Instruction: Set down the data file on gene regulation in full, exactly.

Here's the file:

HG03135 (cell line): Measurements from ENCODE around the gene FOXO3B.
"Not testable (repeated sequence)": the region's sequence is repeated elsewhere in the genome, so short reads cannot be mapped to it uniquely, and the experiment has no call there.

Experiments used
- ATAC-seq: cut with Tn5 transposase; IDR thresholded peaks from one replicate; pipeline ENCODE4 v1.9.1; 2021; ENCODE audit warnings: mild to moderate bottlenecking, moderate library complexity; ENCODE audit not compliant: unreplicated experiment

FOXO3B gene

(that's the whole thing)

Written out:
HG03135 (cell line): Measurements from ENCODE around the gene FOXO3B.
"Not testable (repeated sequence)": the region's sequence is repeated elsewhere in the genome, so short reads cannot be mapped to it uniquely, and the experiment has no call there.

Experiments used
- ATAC-seq: cut with Tn5 transposase; IDR thresholded peaks from one replicate; pipeline ENCODE4 v1.9.1; 2021; ENCODE audit warnings: mild to moderate bottlenecking, moderate library complexity; ENCODE audit not compliant: unreplicated experiment

FOXO3B gene